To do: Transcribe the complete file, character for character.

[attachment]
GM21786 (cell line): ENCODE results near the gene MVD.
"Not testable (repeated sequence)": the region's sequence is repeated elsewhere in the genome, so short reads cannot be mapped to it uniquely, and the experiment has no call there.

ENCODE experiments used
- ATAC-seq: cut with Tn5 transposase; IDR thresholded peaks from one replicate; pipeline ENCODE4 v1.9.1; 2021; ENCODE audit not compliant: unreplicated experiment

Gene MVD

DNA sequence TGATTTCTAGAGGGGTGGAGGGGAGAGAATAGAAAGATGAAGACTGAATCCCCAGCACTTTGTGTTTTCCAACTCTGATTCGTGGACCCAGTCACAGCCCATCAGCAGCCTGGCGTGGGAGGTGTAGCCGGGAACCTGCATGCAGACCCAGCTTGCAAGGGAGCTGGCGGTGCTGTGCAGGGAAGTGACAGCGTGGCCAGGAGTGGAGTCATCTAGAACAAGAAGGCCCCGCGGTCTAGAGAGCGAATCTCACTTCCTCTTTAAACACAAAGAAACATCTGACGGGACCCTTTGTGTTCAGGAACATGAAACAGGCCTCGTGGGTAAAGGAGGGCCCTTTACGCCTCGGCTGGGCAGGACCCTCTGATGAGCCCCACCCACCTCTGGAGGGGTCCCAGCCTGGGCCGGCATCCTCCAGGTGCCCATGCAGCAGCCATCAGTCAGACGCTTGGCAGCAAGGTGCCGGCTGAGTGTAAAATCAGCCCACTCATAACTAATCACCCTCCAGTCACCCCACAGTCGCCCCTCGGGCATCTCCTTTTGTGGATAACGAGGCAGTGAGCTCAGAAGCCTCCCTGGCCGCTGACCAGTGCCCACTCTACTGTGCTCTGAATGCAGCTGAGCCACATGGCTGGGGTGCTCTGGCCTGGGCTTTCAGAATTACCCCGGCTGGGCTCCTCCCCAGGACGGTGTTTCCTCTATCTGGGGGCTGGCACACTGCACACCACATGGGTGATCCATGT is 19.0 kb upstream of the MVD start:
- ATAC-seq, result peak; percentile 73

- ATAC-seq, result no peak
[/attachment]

GM21786 (cell line): ENCODE results near the gene MVD.
"Not testable (repeated sequence)": the region's sequence is repeated elsewhere in the genome, so short reads cannot be mapped to it uniquely, and the experiment has no call there.

ENCODE experiments used
- ATAC-seq: cut with Tn5 transposase; IDR thresholded peaks from one replicate; pipeline ENCODE4 v1.9.1; 2021; ENCODE audit not compliant: unreplicated experiment

Gene MVD

DNA sequence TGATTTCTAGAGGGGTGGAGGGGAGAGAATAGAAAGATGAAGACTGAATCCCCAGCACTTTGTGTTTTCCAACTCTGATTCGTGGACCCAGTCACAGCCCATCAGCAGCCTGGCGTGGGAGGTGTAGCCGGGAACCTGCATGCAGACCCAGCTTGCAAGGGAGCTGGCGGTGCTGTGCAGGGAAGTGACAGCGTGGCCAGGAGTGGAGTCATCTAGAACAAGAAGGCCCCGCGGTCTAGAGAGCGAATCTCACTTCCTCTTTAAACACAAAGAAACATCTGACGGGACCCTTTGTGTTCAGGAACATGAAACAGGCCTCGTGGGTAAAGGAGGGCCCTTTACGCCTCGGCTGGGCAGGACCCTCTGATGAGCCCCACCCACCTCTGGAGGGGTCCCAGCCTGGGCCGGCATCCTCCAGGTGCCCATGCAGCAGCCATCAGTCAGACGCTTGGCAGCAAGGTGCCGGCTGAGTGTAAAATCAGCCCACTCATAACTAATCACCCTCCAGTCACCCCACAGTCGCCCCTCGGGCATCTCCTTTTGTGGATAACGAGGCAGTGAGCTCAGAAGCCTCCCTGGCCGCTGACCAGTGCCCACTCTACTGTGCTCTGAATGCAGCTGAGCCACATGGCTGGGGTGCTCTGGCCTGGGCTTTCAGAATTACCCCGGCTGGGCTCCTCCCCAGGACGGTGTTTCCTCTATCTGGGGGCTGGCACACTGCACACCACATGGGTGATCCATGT is 19.0 kb upstream of the MVD start:
- ATAC-seq, result peak; percentile 73

- ATAC-seq, result no peak